House budget plan proposes unjustifiable cuts impacting us all as we age
In response to a budget blueprint in the U.S. House of Representatives proposing more than $530 billion in cuts to Medicare and more than $1.5 trillion in cuts to federal health programs overall–and a time when more Americans than ever before are poised to contribute to our communities thanks to federal services and supports–the American Geriatrics Society (AGS) today redoubled its strong opposition to any plan for balancing governmental spending at the expense of older Americans.
"We are troubled by this budget proposal to decrease support for older adults even as more and more people across our communities approach age 65," noted AGS Chief Executive Officer Nancy Lundebjerg, MPA. "Federal programs like Medicare and Medicaid have been essential to the forward momentum that has helped us live longer. We continue to offer our support and expertise to the many bipartisan legislators and experts working across the aisle on meaningful proposals that would help–not harm–us all as we age."
Titled "A Brighter American Future," the House budget blueprint proposes cutting more than $530 billion from Medicare over the next nine years by implementing several risky changes, including allowing older adults to enroll in private insurance plans which could put benefits and coverage at risk. The blueprint also takes aim at core components of Social Security–with calls for $4 billion in cuts over the next decade–and Medicaid–the nation's insurance platform for those living at or below the federal poverty line, a common reality for many older adults and caregivers.
As AGS experts continue to review shifting budget plans and priorities, they remain steadfast in their call for state and federal policies equipped to:
- Expand older adults' healthcare options to include in-home and other care that enable us to live independently as long as possible; help older adults and caregivers better understand healthcare needs and make the most of Medicare and other benefits; and provide caregivers with adequate resources and support.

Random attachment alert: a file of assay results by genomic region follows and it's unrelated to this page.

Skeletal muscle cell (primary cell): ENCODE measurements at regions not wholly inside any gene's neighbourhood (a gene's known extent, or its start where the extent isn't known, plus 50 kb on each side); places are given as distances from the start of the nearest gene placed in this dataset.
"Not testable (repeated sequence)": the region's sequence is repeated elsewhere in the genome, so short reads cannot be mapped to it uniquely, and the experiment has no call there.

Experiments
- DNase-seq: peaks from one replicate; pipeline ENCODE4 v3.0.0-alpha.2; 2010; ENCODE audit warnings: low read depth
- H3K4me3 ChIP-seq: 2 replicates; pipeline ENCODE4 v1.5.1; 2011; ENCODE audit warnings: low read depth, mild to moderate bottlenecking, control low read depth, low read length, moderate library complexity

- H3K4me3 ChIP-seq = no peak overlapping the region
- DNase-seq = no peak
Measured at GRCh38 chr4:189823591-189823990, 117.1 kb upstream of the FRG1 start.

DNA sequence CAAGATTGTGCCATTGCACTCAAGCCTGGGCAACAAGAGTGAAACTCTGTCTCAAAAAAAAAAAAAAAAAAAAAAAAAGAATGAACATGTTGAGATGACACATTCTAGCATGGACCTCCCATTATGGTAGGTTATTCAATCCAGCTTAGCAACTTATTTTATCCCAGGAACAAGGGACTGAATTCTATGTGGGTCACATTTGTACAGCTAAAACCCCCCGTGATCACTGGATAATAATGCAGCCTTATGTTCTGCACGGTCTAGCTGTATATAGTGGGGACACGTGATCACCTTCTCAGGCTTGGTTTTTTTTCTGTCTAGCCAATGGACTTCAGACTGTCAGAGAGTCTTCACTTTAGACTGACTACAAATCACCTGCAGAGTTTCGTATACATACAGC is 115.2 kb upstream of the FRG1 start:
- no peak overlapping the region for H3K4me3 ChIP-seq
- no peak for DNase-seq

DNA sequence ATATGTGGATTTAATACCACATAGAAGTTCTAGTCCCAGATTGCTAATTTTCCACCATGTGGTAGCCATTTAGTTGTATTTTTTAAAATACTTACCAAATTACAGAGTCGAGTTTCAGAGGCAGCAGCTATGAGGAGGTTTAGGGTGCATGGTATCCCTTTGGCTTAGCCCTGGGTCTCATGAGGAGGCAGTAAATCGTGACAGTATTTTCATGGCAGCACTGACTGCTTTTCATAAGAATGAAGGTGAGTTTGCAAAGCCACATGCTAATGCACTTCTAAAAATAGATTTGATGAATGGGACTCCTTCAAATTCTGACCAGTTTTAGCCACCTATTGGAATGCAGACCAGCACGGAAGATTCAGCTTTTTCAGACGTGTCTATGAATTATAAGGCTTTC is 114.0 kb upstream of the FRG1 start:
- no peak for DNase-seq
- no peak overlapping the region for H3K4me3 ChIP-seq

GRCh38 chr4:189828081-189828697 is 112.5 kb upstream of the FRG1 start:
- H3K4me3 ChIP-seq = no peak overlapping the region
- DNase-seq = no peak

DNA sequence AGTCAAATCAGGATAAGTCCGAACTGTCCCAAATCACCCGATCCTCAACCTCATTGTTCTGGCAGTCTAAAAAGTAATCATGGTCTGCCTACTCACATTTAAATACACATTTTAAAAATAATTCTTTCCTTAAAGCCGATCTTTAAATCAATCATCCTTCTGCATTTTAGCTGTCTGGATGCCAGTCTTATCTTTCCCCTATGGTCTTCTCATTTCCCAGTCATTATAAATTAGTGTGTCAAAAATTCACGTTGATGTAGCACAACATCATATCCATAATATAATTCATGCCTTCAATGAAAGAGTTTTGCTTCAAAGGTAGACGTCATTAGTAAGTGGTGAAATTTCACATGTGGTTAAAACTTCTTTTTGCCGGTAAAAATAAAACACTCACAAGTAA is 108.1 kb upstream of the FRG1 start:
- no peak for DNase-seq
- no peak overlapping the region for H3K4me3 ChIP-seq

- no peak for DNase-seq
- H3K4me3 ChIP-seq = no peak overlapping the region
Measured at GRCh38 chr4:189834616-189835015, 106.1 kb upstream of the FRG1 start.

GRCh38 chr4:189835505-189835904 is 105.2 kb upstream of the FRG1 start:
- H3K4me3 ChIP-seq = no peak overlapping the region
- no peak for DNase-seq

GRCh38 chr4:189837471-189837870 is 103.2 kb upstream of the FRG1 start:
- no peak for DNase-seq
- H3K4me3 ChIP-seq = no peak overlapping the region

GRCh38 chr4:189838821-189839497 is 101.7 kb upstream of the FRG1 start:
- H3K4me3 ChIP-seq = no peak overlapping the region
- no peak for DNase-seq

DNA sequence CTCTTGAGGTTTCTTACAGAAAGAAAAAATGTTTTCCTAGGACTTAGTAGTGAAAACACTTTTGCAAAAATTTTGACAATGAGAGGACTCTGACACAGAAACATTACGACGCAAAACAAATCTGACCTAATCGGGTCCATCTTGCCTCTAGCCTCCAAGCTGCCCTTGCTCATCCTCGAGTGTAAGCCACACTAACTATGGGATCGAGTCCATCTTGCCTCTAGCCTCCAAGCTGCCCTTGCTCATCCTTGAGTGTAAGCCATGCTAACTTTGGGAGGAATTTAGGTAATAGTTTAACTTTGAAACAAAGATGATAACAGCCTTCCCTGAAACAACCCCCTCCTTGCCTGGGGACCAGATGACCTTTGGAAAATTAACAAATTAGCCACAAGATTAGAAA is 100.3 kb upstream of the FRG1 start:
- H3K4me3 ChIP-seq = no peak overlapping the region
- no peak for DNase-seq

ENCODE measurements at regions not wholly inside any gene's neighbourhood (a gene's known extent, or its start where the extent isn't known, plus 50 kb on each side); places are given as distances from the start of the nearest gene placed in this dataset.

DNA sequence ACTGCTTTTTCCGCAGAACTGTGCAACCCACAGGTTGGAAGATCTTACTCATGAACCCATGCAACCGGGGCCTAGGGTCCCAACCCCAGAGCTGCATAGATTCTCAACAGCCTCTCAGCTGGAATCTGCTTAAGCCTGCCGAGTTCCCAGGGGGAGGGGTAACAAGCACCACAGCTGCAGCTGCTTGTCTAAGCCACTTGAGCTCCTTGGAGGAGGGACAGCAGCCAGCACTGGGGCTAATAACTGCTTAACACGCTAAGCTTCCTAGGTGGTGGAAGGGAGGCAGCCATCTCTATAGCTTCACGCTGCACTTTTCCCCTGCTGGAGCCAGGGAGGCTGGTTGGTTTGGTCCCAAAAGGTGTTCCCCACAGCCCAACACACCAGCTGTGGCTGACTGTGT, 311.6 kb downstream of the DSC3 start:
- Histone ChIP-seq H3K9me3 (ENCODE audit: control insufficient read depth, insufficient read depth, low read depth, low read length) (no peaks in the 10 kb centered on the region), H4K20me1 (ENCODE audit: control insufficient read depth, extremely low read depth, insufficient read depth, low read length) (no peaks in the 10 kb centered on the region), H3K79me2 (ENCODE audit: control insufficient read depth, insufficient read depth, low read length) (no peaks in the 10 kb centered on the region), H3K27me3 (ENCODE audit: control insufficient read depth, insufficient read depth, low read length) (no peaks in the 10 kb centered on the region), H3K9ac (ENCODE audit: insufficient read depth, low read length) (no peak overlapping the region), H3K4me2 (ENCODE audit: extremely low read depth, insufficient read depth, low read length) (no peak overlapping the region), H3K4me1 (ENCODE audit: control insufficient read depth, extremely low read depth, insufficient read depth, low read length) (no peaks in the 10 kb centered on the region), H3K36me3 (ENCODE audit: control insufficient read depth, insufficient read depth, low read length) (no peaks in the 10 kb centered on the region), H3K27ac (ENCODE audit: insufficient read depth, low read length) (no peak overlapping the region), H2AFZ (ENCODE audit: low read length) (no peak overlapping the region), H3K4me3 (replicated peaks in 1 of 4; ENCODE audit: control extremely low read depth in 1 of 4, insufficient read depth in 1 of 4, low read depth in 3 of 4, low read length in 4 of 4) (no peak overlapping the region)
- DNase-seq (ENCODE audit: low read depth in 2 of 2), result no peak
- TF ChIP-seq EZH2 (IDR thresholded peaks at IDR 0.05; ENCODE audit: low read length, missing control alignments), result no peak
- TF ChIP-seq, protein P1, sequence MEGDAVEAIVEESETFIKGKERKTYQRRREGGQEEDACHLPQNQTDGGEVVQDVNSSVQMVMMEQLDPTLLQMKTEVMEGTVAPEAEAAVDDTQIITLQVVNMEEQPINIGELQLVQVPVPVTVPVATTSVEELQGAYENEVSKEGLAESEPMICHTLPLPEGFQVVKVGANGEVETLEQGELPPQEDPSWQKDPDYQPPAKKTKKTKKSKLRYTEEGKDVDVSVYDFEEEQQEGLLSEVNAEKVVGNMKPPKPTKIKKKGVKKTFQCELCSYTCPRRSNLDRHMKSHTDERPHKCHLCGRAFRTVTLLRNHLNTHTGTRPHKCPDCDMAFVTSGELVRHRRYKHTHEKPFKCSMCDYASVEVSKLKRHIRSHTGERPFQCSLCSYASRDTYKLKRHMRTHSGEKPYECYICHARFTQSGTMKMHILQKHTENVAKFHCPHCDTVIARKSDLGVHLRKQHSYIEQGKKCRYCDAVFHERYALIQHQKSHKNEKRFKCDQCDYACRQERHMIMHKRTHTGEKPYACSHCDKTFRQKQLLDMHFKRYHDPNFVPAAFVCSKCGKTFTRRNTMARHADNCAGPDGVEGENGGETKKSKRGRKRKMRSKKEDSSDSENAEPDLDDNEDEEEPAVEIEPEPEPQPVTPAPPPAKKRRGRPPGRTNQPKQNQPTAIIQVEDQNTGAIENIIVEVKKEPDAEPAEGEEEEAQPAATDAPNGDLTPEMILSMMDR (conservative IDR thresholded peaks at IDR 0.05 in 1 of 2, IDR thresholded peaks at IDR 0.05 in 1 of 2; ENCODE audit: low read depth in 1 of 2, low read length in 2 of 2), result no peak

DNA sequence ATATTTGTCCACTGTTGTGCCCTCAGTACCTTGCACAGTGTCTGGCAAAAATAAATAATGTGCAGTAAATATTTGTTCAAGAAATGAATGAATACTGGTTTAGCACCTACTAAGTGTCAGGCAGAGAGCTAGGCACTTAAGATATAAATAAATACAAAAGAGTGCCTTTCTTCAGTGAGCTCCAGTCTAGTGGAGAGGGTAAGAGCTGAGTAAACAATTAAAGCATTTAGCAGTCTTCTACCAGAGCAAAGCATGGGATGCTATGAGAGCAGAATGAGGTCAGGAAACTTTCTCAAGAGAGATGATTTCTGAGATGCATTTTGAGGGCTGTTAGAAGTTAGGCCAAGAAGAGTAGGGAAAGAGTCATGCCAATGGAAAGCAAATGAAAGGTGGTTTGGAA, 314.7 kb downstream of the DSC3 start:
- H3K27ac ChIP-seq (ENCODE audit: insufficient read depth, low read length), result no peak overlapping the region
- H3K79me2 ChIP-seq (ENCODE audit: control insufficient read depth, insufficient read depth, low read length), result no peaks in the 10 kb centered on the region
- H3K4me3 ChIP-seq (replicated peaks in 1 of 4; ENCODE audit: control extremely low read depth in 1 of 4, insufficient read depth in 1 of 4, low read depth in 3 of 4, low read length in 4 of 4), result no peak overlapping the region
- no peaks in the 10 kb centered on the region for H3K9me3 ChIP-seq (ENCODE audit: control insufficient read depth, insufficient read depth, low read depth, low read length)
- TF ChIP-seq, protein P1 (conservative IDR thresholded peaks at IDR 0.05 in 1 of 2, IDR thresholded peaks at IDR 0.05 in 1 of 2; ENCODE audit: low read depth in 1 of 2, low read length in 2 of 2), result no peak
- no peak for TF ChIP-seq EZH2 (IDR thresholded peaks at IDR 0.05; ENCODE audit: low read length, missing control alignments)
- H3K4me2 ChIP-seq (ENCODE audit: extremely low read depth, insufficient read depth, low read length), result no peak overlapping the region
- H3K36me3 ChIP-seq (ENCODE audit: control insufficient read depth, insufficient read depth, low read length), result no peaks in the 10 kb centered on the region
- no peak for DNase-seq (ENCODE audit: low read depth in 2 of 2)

- Ensure that value-based purchasing and other quality initiatives take into account the unique healthcare needs of all older people.
- Strengthen primary and preventive care and care coordination.
- Address the acute and growing nationwide shortage of geriatricians (physicians with advanced training in the care of older people) and all geriatrics healthcare professionals; and ensure that other healthcare providers have training that prepares them to meet the unique healthcare needs of older people.
- Step-up research concerning healthy aging, the prevention, diagnosis and treatment of age-related health problems, and the cost-effectiveness of various approaches to care; and ensure that older adults are adequately represented in research trials.
"Supporting these proven solutions," Lundebjerg observed, "is our best chance for ensuring health, safety, and independence for us all as we age."
About the American Geriatrics Society
Founded in 1942, the American Geriatrics Society (AGS) is a nationwide, not-for-profit society of geriatrics healthcare professionals that has–for 75 years–worked to improve the health, independence, and quality of life of older people. Its nearly 6,000 members include geriatricians, geriatric nurses, social workers, family practitioners, physician assistants, pharmacists, and internists. The Society provides leadership to healthcare professionals, policymakers, and the public by implementing and advocating for programs in patient care, research, professional and public education, and public policy. For more information, visit AmericanGeriatrics.org.
Daniel E Trucil